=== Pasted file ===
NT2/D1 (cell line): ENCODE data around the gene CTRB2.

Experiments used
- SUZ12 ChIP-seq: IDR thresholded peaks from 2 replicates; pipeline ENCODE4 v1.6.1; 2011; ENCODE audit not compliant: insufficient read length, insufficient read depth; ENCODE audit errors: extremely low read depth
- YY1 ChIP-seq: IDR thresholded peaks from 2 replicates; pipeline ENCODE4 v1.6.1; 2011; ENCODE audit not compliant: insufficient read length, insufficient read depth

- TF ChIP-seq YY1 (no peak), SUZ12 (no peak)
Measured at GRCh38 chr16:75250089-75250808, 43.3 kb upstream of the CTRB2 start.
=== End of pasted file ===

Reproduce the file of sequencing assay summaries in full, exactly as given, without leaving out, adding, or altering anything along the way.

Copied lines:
NT2/D1 (cell line): ENCODE data around the gene CTRB2.

Experiments used
- SUZ12 ChIP-seq: IDR thresholded peaks from 2 replicates; pipeline ENCODE4 v1.6.1; 2011; ENCODE audit not compliant: insufficient read length, insufficient read depth; ENCODE audit errors: extremely low read depth
- YY1 ChIP-seq: IDR thresholded peaks from 2 replicates; pipeline ENCODE4 v1.6.1; 2011; ENCODE audit not compliant: insufficient read length, insufficient read depth

- TF ChIP-seq YY1 (no peak), SUZ12 (no peak)
Measured at GRCh38 chr16:75250089-75250808, 43.3 kb upstream of the CTRB2 start.